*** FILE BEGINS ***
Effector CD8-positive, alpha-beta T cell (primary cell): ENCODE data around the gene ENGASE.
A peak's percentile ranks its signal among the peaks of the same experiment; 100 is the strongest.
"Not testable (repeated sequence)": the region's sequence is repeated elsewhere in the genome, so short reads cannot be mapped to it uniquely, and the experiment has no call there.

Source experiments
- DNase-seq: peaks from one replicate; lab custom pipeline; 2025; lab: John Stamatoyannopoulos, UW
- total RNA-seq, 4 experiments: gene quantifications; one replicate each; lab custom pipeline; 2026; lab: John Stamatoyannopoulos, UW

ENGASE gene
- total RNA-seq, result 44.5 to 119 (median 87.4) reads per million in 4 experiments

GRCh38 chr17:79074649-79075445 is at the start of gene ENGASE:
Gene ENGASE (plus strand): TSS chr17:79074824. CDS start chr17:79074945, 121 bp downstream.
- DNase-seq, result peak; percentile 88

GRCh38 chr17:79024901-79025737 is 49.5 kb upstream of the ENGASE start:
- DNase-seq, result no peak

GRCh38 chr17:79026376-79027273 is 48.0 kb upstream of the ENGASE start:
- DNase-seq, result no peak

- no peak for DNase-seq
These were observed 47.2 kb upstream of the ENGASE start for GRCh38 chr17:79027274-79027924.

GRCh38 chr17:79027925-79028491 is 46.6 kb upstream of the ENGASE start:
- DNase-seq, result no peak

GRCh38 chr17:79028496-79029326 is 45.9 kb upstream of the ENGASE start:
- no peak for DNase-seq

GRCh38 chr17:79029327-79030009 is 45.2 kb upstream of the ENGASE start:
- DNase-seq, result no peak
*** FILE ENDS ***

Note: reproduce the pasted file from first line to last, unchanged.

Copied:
Effector CD8-positive, alpha-beta T cell (primary cell): ENCODE data around the gene ENGASE.
A peak's percentile ranks its signal among the peaks of the same experiment; 100 is the strongest.
"Not testable (repeated sequence)": the region's sequence is repeated elsewhere in the genome, so short reads cannot be mapped to it uniquely, and the experiment has no call there.

Source experiments
- DNase-seq: peaks from one replicate; lab custom pipeline; 2025; lab: John Stamatoyannopoulos, UW
- total RNA-seq, 4 experiments: gene quantifications; one replicate each; lab custom pipeline; 2026; lab: John Stamatoyannopoulos, UW

ENGASE gene
- total RNA-seq, result 44.5 to 119 (median 87.4) reads per million in 4 experiments

GRCh38 chr17:79074649-79075445 is at the start of gene ENGASE:
Gene ENGASE (plus strand): TSS chr17:79074824. CDS start chr17:79074945, 121 bp downstream.
- DNase-seq, result peak; percentile 88

GRCh38 chr17:79024901-79025737 is 49.5 kb upstream of the ENGASE start:
- DNase-seq, result no peak

GRCh38 chr17:79026376-79027273 is 48.0 kb upstream of the ENGASE start:
- DNase-seq, result no peak

- no peak for DNase-seq
These were observed 47.2 kb upstream of the ENGASE start for GRCh38 chr17:79027274-79027924.

GRCh38 chr17:79027925-79028491 is 46.6 kb upstream of the ENGASE start:
- DNase-seq, result no peak

GRCh38 chr17:79028496-79029326 is 45.9 kb upstream of the ENGASE start:
- no peak for DNase-seq

GRCh38 chr17:79029327-79030009 is 45.2 kb upstream of the ENGASE start:
- DNase-seq, result no peak